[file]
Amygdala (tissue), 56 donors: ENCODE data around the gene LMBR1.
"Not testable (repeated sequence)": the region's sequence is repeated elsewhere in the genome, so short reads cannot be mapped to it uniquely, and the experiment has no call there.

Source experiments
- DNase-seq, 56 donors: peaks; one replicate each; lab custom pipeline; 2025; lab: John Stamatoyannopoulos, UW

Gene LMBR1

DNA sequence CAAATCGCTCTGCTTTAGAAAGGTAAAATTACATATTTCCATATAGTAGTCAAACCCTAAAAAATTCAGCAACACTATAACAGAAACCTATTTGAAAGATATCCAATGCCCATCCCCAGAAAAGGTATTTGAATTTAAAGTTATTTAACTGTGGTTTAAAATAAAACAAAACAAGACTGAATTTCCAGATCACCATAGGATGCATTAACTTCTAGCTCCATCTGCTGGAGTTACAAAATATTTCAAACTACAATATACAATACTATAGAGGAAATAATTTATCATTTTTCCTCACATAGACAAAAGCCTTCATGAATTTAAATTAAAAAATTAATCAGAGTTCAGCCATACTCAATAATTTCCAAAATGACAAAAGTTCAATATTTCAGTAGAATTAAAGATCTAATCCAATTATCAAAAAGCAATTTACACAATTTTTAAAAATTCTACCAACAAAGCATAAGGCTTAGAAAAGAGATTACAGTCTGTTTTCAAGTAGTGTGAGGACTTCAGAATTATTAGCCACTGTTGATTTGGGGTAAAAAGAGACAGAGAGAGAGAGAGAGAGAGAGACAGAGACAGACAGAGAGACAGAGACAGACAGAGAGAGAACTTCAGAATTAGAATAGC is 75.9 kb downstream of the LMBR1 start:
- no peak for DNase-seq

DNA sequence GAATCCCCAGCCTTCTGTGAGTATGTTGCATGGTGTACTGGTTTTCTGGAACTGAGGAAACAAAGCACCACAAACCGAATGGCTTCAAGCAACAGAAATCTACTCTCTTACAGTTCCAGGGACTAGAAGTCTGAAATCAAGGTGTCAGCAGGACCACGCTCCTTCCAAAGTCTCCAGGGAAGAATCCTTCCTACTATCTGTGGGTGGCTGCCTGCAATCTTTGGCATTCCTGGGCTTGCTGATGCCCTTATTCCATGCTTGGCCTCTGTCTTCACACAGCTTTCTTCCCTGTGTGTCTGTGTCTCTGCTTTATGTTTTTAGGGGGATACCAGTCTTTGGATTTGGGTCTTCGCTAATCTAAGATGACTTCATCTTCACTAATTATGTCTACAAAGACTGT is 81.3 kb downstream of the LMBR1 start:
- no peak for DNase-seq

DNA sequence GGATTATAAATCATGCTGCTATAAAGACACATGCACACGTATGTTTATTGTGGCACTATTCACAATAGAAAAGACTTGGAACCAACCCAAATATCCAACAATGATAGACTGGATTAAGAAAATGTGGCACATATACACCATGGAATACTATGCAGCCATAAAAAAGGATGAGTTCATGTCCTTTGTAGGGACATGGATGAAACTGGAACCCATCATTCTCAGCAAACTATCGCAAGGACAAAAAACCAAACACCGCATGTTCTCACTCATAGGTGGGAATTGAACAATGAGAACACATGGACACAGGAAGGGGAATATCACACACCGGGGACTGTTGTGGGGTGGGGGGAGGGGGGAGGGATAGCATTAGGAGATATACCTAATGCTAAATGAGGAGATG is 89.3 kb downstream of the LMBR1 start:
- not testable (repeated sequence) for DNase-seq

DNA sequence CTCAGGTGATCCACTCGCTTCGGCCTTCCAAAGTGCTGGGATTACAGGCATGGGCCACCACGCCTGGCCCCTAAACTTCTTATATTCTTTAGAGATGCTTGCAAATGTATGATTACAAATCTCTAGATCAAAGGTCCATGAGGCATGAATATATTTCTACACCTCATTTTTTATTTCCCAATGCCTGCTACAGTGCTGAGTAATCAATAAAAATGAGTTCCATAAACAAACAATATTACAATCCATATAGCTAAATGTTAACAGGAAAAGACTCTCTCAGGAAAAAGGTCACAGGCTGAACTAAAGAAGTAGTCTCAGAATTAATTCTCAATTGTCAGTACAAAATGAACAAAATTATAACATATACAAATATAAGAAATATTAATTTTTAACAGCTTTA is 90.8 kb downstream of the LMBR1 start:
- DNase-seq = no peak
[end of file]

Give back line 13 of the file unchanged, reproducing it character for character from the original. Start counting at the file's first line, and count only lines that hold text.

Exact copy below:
- DNase-seq = no peak